Unless stated otherwise in the individual plans, each source speech file will contain unique speech material (i.e. none of the sentences used in any given sample should be used in any other sample for the same, or any other talker within any sub experiment).

Pre-recorded source speech material may possibly be purchased as described in Section 6.3.1. Preferably, the test house should provide its own source speech material. The guidelines contained in Section 6.3.2 should be followed.

To avoid noise contrast effects, any silence gaps and/or pauses added to the speech files to pad them out into the specified formats for the source speech samples described in sections 6.3.3, 6.3.4 and 6.3.5, should not be pure digital silence. Padding out should be done by adding the ambient noise present during the recording of the speech material between the sentences.

The information in sections 6.3.3, 6.3.4 and 6.3.5 should be used in the preparation of the material that the talkers will utter, as well as how the recorded material should be constructed.

C6.3.1 Availability of Pre-recorded Speech Material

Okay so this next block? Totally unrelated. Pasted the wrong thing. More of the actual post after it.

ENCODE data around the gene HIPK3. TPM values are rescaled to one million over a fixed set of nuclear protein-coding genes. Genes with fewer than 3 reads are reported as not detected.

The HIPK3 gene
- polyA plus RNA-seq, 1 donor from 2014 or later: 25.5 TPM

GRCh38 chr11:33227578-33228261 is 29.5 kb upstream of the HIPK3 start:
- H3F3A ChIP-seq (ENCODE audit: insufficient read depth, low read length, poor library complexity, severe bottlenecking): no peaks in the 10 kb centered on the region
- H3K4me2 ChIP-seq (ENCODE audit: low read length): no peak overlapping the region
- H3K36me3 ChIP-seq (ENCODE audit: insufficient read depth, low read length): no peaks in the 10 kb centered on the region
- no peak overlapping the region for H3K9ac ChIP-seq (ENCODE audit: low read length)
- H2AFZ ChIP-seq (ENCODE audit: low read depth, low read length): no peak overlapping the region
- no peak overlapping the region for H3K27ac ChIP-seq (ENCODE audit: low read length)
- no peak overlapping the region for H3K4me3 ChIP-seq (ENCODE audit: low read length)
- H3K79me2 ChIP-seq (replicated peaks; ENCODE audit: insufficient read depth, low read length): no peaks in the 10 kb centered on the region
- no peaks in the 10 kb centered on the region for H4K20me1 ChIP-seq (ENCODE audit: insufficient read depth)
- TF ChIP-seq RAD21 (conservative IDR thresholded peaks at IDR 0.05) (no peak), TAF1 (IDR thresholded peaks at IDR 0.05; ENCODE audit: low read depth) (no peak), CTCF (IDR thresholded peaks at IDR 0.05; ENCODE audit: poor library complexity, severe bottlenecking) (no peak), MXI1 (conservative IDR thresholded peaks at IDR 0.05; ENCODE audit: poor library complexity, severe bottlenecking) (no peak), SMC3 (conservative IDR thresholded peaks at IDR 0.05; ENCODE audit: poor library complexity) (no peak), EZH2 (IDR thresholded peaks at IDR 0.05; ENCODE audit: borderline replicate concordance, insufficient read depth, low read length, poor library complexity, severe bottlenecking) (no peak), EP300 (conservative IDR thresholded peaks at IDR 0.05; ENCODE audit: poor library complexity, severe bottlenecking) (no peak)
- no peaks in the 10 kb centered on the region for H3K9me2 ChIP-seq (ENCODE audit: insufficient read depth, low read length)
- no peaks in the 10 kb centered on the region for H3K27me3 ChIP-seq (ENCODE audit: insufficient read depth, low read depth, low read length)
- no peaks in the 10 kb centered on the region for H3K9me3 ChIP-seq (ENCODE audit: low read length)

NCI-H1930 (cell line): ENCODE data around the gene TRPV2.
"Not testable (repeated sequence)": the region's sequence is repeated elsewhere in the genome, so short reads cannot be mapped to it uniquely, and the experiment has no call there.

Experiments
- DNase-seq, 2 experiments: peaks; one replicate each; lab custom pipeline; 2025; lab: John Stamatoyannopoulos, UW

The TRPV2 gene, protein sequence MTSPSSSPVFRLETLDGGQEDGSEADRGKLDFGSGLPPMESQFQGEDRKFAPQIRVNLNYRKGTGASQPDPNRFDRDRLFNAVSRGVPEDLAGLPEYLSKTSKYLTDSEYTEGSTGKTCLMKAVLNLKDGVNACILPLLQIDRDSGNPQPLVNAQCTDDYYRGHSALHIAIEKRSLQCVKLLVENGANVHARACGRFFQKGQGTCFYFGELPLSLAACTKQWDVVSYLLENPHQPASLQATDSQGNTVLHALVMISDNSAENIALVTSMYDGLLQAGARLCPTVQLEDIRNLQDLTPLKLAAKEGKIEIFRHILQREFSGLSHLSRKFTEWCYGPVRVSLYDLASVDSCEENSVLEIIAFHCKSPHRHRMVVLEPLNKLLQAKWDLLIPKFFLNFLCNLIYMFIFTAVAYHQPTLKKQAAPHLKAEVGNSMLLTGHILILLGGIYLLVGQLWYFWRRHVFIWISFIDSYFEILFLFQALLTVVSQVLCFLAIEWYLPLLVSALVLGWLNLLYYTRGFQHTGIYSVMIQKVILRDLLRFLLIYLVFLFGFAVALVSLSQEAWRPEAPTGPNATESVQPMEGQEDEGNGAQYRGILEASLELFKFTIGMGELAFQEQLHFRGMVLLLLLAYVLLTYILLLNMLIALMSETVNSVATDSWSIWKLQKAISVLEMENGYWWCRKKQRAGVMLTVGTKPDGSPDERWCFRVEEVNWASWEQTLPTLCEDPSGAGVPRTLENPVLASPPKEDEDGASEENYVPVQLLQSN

A "Multi-lingual Speech Database for telephonometry 1994", on 4 CD-ROM disks, was available from NTT-AT, No.7 Hakuei Buildg, 2-4-15 Naka-machi, Musashino-shi, 180 Japan (phone: +81 422 37 0823, fax: +81 422 60 4806).

In this database, the speech samples consist of pairs of short sentences with a total length of 8-10 seconds. Each sentence lasts approximately 2 to 3 seconds. Four male and four female native speakers are assigned to each of the 21 languages and 96 speech samples are available for each language. The sampling rate is 16 kHz. Active speech level (as defined in ITU-T Rec. P.56) of every speech sample is adjusted to -26dBovl.

Each CD consists of two different areas: audio and data. Speech samples in the audio area are digitized by 44.1 kHz and 16 bits word length linear PCM and can be played back by a commercial CD player. All speech samples in the data area are recorded in standardized format in 16-bit, 2’s complement, low-byte first (little endian) format and can be retrieved by an ordinary PC-DOS system and CD-ROM reader.

C6.3.2 Recording Your Own Speech Databases